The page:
Cell culture.

RK13 cells were cultured in minimal essential medium (MEM; Gibco, BRL) containing 5% fetal bovine serum (FBS), 50 μg of gentamicin per ml, and 0.1 mM nonessential amino acid solution (MEM5%; Gibco, BRL). Cells were incubated at 37°C with 5% CO2. BHK-21 cells were cultured in MEM (Gibco, BRL) containing 10% FBS and 50 μg of gentamicin per ml and incubated at 37°C with 5% CO2. HeLa S3 cells (American Type Culture Collection) were cultured in Dulbecco modified Eagle medium (Gibco, BRL) with 5% FBS and incubated at 37°C with 5% CO2.

Virus amplification.

The WR strain of VV was used for these studies. Infections of cell monolayers were performed after removing culture media in 100-μl volumes and incubating cells at 37°C and 5% CO2 for 1 h while rocking intermittently. Culture medium was replaced on the monolayer following infection. VV and VVE3LΔ83N were amplified in RK13 cell monolayers, and VVΔE3L and VVE3LΔ26C were amplified in BHK-21 cell monolayers in order to achieve maximum virus titer. Plaque formation was not visible in BHK cell monolayers without X-Gal (5-bromo-4-chloro-3-indolyl-β-d-galactopyranoside) staining. For titer determination, virus stocks were serially diluted in 1 mM Tris (pH 8.8), and plaque assays for all viruses were performed on RK13 cell monolayers; 24 to 30 h postinfection (hpi), the monolayers were stained with crystal violet (0.5% in 20% ethanol).


VVΔE3L was used as the parent virus for insertion of E3L mutants. In this virus, the E3L gene was removed from the WR strain of VV and replaced with the lacZ gene. In vivo recombinations (IVRs) were performed essentially as described elsewhere (19). Briefly, subconfluent RK13 cell monolayers were infected with VVΔE3L at a multiplicity of infection of 5 and simultaneously transfected with 1 μg of the plasmid containing an E3L mutant using Lipofectace (Gibco, BRL). At 30 hpi, the cells were harvested and the resultant recombinant virus was subjected to mycophenolic acid selection. Plaques were identified by a blue color when stained with X-Gal substrate. The IVR and the selection process were performed in BHK-21 cells for the Δ26C mutant due to the increased permissivity for viral replication in BHK-21 cells. The final resolution was performed in RK13 cells. Viruses were then amplified in RK13 cells for future infections and viral DNA sequencing. VVΔE3L and VVE3LΔ26C were amplified in BHK-21 cells due to the ability to achieve higher virus titers. Wild-type E3L revertant viruses were made by in vivo recombination of plasmid pMPE3L with each of VVΔE3L, VVE3LΔ83N, and VVE3LΔ26C.

Sequencing of virus mutants.

DNA was extracted from virally infected cells following three rounds of freezing (−80°C) and thawing (37°C), followed by 30-s sonication. Cell debris was removed by centrifugation at 700 × g for 10 min. Nucleic acid was obtained by phenol-chloroform-isoamyl alcohol extraction of the supernatant followed by chloroform-isoamyl alcohol extraction, ethanol precipitation, and solubilization in 10 mM Tris (pH 8.0)–0.1 mM EDTA. PCR was performed using convergent primers matching E3L flanking sequences. The PCR product was then gel purified, and the DNA was extracted from the band of interest and subjected to nucleotide sequencing.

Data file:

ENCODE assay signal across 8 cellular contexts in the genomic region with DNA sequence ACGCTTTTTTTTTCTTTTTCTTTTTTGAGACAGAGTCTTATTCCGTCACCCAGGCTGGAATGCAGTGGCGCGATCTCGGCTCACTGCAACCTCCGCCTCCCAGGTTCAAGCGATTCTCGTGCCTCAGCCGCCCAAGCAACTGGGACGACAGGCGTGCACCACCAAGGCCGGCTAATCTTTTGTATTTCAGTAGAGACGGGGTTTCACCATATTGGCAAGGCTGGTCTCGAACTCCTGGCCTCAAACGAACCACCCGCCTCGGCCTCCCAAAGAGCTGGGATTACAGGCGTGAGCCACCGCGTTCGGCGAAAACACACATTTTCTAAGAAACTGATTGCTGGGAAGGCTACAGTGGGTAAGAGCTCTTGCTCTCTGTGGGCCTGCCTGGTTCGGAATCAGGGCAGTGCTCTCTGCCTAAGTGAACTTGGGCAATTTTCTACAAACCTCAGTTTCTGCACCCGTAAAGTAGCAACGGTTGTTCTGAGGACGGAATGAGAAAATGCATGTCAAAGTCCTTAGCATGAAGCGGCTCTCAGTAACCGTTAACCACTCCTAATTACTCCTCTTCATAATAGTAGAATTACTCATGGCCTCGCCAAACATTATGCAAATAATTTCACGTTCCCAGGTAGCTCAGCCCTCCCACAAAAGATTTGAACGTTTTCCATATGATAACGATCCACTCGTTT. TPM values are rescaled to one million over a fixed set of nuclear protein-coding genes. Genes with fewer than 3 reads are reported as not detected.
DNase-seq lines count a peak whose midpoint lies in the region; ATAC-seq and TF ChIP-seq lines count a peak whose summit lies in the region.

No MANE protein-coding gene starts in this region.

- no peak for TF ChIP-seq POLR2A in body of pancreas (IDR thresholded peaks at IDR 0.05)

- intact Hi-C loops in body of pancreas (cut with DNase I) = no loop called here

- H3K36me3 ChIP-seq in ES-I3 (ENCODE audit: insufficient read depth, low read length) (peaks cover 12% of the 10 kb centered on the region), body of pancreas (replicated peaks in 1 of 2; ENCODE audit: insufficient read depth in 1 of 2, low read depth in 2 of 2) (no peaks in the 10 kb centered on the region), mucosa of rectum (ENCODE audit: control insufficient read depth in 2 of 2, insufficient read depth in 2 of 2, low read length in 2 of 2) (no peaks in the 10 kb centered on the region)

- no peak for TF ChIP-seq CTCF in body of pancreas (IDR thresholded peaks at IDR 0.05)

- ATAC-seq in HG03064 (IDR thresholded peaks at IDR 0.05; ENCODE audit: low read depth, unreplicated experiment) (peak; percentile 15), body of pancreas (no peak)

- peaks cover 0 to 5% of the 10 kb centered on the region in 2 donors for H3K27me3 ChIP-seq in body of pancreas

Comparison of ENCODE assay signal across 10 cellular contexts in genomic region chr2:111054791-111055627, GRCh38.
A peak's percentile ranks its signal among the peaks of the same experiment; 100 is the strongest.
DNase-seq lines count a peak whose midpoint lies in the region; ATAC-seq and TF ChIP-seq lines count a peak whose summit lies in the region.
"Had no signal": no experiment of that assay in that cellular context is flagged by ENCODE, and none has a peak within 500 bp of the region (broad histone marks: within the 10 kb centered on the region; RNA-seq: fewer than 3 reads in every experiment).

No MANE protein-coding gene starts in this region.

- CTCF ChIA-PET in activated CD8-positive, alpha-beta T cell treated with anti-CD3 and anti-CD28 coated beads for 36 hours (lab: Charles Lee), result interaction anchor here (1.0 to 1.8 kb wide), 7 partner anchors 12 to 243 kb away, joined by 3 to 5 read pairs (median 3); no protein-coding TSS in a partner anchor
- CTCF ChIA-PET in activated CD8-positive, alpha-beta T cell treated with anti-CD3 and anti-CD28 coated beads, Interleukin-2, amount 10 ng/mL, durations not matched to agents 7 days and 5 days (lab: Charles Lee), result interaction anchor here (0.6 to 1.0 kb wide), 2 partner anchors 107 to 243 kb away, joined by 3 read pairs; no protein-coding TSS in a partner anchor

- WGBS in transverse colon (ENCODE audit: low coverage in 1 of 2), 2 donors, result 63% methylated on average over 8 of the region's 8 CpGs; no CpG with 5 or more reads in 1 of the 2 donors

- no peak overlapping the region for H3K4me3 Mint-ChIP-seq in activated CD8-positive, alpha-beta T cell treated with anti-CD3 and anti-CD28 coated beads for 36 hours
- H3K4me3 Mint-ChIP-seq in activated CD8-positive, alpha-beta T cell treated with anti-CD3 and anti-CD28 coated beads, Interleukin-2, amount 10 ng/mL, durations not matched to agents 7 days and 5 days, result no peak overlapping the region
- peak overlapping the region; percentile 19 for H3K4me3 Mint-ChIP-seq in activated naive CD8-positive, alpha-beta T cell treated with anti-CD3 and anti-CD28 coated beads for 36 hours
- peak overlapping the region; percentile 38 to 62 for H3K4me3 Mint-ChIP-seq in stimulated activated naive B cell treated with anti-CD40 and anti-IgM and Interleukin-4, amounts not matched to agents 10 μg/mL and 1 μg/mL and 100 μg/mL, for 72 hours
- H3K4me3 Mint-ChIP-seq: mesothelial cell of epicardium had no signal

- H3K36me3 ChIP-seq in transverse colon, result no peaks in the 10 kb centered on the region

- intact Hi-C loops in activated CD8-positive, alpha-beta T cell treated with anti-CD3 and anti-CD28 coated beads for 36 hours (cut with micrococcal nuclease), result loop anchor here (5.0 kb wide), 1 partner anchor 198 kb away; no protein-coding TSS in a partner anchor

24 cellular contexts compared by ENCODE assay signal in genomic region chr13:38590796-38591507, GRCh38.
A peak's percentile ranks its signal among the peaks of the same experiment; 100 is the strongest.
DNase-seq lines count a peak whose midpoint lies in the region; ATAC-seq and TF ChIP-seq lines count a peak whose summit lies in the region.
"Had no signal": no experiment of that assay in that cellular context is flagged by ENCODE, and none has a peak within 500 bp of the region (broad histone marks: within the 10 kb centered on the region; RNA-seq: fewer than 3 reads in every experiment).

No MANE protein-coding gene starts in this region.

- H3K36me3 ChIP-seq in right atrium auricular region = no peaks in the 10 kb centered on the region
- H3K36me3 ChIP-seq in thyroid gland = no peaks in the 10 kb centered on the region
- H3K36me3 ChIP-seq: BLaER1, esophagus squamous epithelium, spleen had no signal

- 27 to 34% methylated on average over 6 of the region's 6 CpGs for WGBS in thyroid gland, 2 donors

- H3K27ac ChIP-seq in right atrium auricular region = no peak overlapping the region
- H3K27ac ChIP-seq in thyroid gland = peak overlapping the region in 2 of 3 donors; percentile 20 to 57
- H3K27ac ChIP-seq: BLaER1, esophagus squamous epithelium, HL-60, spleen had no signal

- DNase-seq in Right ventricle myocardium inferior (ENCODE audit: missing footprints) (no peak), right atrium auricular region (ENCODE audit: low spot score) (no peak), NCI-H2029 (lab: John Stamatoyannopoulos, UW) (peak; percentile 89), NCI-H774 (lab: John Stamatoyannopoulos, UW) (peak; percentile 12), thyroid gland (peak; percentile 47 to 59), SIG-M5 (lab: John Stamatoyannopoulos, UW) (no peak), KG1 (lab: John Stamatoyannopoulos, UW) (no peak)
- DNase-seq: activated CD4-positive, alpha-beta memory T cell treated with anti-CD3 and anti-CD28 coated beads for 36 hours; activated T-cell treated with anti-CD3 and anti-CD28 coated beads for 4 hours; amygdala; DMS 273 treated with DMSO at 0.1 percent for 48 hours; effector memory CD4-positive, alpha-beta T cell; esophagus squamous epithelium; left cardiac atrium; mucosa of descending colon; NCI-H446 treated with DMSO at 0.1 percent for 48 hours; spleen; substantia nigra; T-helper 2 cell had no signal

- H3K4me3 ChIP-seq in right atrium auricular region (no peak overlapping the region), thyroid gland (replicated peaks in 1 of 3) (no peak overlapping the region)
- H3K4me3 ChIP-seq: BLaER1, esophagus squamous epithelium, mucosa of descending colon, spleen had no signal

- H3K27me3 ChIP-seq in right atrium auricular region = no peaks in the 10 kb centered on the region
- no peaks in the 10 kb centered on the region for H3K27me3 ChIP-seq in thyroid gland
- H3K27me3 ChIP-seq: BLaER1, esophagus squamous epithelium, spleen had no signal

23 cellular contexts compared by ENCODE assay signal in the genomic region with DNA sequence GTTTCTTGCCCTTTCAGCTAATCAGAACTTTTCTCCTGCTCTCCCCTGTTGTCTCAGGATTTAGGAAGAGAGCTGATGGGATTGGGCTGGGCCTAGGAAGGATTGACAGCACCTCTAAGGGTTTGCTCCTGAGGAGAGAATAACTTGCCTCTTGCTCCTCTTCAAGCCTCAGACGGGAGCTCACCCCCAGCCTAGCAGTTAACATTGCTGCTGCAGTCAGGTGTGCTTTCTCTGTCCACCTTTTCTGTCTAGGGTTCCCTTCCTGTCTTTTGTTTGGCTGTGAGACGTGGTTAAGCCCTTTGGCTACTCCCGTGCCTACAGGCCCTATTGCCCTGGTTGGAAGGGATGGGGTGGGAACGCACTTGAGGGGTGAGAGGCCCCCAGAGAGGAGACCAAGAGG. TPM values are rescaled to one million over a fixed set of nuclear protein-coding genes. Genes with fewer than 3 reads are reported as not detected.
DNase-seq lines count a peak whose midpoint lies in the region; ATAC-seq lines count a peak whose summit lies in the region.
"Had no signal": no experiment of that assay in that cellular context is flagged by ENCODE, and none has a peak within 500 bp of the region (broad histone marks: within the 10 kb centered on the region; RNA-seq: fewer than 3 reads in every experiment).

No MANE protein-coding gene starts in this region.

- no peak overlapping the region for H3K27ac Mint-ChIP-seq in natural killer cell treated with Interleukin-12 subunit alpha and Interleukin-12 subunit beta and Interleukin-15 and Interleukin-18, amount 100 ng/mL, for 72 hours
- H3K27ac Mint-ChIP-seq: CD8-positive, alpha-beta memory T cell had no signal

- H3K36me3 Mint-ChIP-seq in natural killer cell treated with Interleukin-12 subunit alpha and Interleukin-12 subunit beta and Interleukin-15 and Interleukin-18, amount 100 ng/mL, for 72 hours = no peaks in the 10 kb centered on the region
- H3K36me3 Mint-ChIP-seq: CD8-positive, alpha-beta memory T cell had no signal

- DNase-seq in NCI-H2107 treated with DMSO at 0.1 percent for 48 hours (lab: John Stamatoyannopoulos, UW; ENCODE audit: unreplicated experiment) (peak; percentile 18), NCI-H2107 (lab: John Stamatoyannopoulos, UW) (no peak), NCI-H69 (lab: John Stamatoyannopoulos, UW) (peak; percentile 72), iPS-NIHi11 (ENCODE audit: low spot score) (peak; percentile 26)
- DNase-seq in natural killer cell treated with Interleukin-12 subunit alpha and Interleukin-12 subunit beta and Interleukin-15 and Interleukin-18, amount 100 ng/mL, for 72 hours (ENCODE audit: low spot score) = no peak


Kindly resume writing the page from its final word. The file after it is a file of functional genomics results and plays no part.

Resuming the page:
Mice and in vivo infections.

C57BL/6 breeders were obtained from Charles River, and pathogen-free colonies were maintained at the Arizona State University Animal Resource Center. Both male and female animals between the ages of 4 and 6 weeks were used for experiments. Each cage contained seven to nine mice with approximately equal average age and weight and equal numbers of each sex, all between the ages of 4 and 6 weeks. A separate cage was used for each experimental condition (dose of each virus). An anesthetic cocktail containing xylazine (7.5 mg/ml; Phoenix Pharmaceuticals, St. Joseph, Mo.), acepromazine maleate (2.5 mg/ml), and ketamine (37.5 mg/ml; Fort Dodge Laboratories, Fort Dodge, Iowa) was prepared. Approximately 1 μl of cocktail was injected intramuscularly per g of body weight. Following anesthesia, virus was administered intranasally in 10-μl doses with a Rainin pipetman loaded with a gel loading tip. Mice were observed daily for mortality to assess the 50% lethal dose (LD50) (33). Intracranial injections on anesthetized animals were performed with 10 μl of virus, using a 27-gauge hypodermic needle and 1-ml syringe.

Weight loss.

Weight loss was determined by weighing each mouse every day or on alternate days postinfection. The percent weight gain or loss over time was determined by averaging the weights per cage at each time point divided by the initial average weight. Standard error was calculated for each dose to determine dose dependence.

Tissue distribution.

Animals were infected intranasally as described above with either 4 × 105 PFU of wild-type VV or 8 × 106 PFU of VVΔE3L. On alternate days beginning with 2 days postinfection, two animals were sacrificed by halothane overdose and then immediately dissected. The organs removed (liver, spleen, blood, lungs, brain, and nasal cavity) were immediately frozen in liquid nitrogen and stored at −80°C until the end of the time course. A 10% homogenate was prepared for each weighed organ by adding MEM5% with 2× gentamicin in a cleaned Dounce homogenizer. The nasal samples required the addition of approximately 0.1 g of sterilized sand (La Jolla Shores, Calif.) to thoroughly homogenize tissue. All homogenates were subjected to two rounds of freezing (−80°C)-thawing for 30 min on ice and then quick-thawing (37°C). Following the final thaw, samples were sonicated for 30 s and then subjected to a 10-min spin at 700 × g at 4°C to remove cell debris. Controls for determining the limit of detection in each tissue were performed simultaneously by adding known amounts of wild-type VV to tissue homogenates prior to the freeze-thaw steps. After spinning, supernatants were retained and dilutions were performed for all samples and then used for plaque assays on RK13 cells.